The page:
― Alex North, The Whisper Man

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THE WHISPER MAN by ALEX NORTH is an August @bookofthemonth selection! ••• Synopsis: . In this dark, suspenseful thriller, Alex North weaves a multi-generational tale of a father and son caught in the crosshairs of an investigation to catch a serial killer preying on a small town. After the sudden death of his wife, Tom Kennedy believes a fresh start will help him and his young son Jake heal. A new beginning, a new house, a new town. Featherbank. But the town has a dark past. Twenty years ago, a serial killer abducted and murdered five residents. Until Frank Carter was finally caught, he was nicknamed "The Whisper Man," for he would lure his victims out by whispering at their windows at night. Just as Tom and Jake settle into their new home, a young boy vanishes. His disappearance bears an unnerving resemblance to Frank Carter's crimes, reigniting old rumors that he preyed with an accomplice. Now, detectives Amanda Beck and Pete Willis must find the boy before it is too late, even if that means Pete has to revisit his great foe in prison: The Whisper Man. And then Jake begins acting strangely. He hears a whispering at his window… ••• 🦋 Read with the lights on, that’s what they said. Oooh I can feel this is such a great book!! Would squeeze this one this month!!! Which books did you get from @bookofthemonth? 🦋 #bookofthemonth #botm #botmbookbassador #TheWhisperMan #AlexNorth

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The Secret History by Donna Tartt | Book Review

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Storytelling in the grand manner, The Secret History is a debut remarkable for its hypnotic erudition and acute psychological suspense, and for the richness of its emotions, ideas, and language. These are the confessions, years afterward, of a young man who found at a small Vermont college the life of privilege and intellect he’d long coveted – and rarely has the glorious experience of youth infatuated with knowledge and with itself been so achingly realized. Then, amazed, Richard Papen is drawn into the ultimate inner circle: five students, worldly and self-assured, selected by a charismatic classics professor to participate in the search for truth and beauty. Together they study the mysteries of ancient Greek culture and spend long weekends at an old country house, reading, boating, basking in an Indian summer that stretches late into autumn. Mesmerized by his new comrades, Richard is unaware of the crime which they have committed in his dreamy, unwitting presence. But once taken into their confidence, he and the others slowly and inevitably begin to believe in the necessity of murdering the one classmate and friend who might betray both their secret and their future. Hugely ambitious and compulsively readable, this is a chronicle of deception and complicity, of Dionysian abandon, of innocence corrupted by self-love and moral arrogance; and, finally, it is a story of guilt and responsibility. An astonishing achievement by any standard, The Secret History immediately establishes Donna Tartt as a supremely gifted novelist.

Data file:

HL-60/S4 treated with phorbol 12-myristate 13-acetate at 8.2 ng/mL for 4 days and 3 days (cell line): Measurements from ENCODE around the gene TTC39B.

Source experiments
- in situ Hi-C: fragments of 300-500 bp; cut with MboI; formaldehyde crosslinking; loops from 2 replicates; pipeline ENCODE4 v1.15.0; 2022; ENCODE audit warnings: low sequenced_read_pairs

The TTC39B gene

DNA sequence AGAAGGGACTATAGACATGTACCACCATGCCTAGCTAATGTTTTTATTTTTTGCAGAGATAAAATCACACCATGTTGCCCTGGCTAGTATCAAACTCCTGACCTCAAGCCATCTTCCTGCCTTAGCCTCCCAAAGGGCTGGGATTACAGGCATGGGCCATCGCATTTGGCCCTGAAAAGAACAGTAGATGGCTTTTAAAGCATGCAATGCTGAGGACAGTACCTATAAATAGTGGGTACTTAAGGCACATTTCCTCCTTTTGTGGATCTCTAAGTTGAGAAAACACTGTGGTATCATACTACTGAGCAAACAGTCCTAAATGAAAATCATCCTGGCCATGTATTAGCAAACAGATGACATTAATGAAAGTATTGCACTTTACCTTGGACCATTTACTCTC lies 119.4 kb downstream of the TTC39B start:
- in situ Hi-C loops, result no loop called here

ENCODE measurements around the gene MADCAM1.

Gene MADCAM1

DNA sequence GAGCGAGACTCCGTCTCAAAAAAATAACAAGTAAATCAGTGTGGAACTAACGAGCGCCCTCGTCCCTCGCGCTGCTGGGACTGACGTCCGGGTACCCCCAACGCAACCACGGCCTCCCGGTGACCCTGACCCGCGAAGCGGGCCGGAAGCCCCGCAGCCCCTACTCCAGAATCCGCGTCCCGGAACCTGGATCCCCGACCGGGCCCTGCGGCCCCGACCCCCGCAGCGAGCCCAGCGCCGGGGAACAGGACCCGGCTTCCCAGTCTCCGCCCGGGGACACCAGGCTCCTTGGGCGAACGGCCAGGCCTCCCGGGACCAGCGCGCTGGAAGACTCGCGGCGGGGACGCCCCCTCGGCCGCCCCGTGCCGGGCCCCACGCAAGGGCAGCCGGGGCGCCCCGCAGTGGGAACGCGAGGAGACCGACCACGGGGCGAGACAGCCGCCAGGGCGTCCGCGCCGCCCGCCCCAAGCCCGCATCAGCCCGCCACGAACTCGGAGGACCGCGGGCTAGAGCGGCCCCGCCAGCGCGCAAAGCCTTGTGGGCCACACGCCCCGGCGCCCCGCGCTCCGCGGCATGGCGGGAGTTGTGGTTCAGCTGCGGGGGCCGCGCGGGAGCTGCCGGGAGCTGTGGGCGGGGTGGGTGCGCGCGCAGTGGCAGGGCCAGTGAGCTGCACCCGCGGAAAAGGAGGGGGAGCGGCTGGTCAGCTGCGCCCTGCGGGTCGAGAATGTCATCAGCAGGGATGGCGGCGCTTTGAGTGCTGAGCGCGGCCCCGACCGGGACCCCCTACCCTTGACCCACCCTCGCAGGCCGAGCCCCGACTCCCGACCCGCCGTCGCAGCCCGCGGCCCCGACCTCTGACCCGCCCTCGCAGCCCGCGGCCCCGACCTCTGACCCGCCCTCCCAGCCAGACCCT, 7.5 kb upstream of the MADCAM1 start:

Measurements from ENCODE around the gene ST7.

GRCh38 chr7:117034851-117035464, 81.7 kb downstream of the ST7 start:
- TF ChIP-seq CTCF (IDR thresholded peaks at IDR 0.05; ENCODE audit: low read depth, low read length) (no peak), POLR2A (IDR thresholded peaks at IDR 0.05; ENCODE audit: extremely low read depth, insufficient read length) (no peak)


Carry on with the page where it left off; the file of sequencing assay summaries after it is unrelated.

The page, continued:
Date Published: September 29, 1996

Date Read: July 06, 2019

Publisher: Ballantine Books

No. of Pages: 524

Setting: Vermont, USA

Genre: Fiction, Mystery, Contemporary, Dark Academia

Get Your Copy Here: Amazon | Book Depository

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Intriguing and lyrical.

The Secret History is the first book I have read by Donna Tartt and for so long I have been intrigued by it, it was so popular it’s already considered a crime if you haven’t read it (ahhh so much puns haha).  The Secret History started off as a solid book for me but ended up as a letdown. Let’s just say I am not a big fan, and I am a minority here, but hear me out. I completely understand why this has been a favorite by many, it was beguiling, lyrical, intriguing and truly engaging. It is the kind of book that once you’ve started reading, you just can’t simply put it down. It demands your attention, and you’ll give it. Much like how I spent hours reading it, it was enigmatic and will just pull you in. You thought you’ve read quite a lot of pages only to find out that in reality you only have read 5 pages or so. It was dense and verbose, so much so that I found it unnecessarily long. The beautiful writing style suffered because of how lengthy the book was. There were too many parts that the book can definitely do away with, it could have been condensed into 300+ page book without losing its essence. Maybe I would have liked it more had it been shorter, there I said it.